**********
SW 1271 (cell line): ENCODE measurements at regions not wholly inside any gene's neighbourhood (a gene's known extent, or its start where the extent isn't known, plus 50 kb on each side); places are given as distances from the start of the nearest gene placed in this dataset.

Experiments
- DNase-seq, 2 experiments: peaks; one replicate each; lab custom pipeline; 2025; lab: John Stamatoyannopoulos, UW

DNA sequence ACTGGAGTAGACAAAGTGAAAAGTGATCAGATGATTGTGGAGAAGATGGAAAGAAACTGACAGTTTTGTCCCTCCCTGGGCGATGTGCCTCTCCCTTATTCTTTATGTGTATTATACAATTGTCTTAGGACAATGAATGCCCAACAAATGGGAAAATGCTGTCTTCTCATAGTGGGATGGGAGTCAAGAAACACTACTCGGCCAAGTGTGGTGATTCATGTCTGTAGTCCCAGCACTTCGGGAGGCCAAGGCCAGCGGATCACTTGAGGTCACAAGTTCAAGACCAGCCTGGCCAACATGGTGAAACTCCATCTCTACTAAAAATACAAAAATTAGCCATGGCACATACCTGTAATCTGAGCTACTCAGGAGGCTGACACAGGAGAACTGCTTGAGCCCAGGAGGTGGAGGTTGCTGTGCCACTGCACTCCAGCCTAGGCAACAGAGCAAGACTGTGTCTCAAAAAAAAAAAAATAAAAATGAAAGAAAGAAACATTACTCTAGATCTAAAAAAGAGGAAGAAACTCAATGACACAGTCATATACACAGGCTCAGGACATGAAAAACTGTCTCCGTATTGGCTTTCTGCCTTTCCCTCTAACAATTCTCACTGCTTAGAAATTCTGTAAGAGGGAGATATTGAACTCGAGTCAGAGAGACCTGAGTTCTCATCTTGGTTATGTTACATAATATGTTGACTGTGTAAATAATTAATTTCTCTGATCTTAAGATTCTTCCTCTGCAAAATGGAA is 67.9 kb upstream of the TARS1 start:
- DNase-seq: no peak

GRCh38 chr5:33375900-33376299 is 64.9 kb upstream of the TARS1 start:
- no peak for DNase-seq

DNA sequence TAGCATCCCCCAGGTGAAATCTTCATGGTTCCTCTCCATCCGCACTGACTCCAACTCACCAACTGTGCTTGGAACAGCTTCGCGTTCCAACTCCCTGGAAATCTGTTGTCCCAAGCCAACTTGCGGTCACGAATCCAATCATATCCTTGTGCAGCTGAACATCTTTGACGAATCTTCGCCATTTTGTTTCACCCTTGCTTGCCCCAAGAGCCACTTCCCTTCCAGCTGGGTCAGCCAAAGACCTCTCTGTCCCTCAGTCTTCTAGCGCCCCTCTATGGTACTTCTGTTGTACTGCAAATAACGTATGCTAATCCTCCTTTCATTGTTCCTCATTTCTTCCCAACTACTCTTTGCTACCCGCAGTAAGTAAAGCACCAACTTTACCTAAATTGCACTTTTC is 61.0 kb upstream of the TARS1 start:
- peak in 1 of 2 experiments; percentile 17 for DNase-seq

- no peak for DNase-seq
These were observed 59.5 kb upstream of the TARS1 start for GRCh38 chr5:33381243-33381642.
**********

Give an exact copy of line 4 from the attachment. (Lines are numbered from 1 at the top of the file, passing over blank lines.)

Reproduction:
DNA sequence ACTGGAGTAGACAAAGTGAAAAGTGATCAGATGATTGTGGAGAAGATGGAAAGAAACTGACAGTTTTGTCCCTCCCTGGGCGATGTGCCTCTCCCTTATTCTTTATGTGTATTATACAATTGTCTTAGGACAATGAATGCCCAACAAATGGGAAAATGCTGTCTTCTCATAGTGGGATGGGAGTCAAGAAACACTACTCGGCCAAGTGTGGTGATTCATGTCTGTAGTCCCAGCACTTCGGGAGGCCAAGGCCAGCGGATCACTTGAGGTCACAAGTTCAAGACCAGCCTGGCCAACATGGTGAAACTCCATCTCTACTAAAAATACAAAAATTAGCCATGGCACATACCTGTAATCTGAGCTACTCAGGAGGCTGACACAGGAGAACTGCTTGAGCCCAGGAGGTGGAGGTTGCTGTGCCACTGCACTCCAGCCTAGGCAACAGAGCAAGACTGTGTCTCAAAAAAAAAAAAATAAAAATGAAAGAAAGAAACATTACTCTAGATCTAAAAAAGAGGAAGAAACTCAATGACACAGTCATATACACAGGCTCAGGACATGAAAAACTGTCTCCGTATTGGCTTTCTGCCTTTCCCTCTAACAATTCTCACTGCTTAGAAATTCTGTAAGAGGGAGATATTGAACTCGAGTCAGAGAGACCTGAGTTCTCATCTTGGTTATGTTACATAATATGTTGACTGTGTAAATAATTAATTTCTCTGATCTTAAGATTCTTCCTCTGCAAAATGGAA is 67.9 kb upstream of the TARS1 start: